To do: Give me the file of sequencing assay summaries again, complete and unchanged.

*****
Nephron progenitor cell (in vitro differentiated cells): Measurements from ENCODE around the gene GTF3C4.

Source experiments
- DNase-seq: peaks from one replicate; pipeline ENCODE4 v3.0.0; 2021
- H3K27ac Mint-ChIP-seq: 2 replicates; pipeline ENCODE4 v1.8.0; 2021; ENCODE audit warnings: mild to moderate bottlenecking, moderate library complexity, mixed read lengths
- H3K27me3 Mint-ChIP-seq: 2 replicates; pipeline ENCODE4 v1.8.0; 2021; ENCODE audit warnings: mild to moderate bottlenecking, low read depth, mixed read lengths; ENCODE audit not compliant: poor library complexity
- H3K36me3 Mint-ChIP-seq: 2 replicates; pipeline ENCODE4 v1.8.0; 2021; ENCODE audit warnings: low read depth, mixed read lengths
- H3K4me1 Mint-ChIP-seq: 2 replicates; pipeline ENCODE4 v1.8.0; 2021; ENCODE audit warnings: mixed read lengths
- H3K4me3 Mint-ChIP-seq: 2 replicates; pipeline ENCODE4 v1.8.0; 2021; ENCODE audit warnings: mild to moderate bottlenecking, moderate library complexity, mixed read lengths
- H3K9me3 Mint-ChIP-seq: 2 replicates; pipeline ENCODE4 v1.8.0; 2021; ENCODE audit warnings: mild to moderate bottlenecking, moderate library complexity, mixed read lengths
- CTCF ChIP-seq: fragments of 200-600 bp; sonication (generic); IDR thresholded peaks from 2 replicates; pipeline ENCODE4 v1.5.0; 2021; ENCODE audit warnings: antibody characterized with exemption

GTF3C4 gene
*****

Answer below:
Nephron progenitor cell (in vitro differentiated cells): Measurements from ENCODE around the gene GTF3C4.

Source experiments
- DNase-seq: peaks from one replicate; pipeline ENCODE4 v3.0.0; 2021
- H3K27ac Mint-ChIP-seq: 2 replicates; pipeline ENCODE4 v1.8.0; 2021; ENCODE audit warnings: mild to moderate bottlenecking, moderate library complexity, mixed read lengths
- H3K27me3 Mint-ChIP-seq: 2 replicates; pipeline ENCODE4 v1.8.0; 2021; ENCODE audit warnings: mild to moderate bottlenecking, low read depth, mixed read lengths; ENCODE audit not compliant: poor library complexity
- H3K36me3 Mint-ChIP-seq: 2 replicates; pipeline ENCODE4 v1.8.0; 2021; ENCODE audit warnings: low read depth, mixed read lengths
- H3K4me1 Mint-ChIP-seq: 2 replicates; pipeline ENCODE4 v1.8.0; 2021; ENCODE audit warnings: mixed read lengths
- H3K4me3 Mint-ChIP-seq: 2 replicates; pipeline ENCODE4 v1.8.0; 2021; ENCODE audit warnings: mild to moderate bottlenecking, moderate library complexity, mixed read lengths
- H3K9me3 Mint-ChIP-seq: 2 replicates; pipeline ENCODE4 v1.8.0; 2021; ENCODE audit warnings: mild to moderate bottlenecking, moderate library complexity, mixed read lengths
- CTCF ChIP-seq: fragments of 200-600 bp; sonication (generic); IDR thresholded peaks from 2 replicates; pipeline ENCODE4 v1.5.0; 2021; ENCODE audit warnings: antibody characterized with exemption

GTF3C4 gene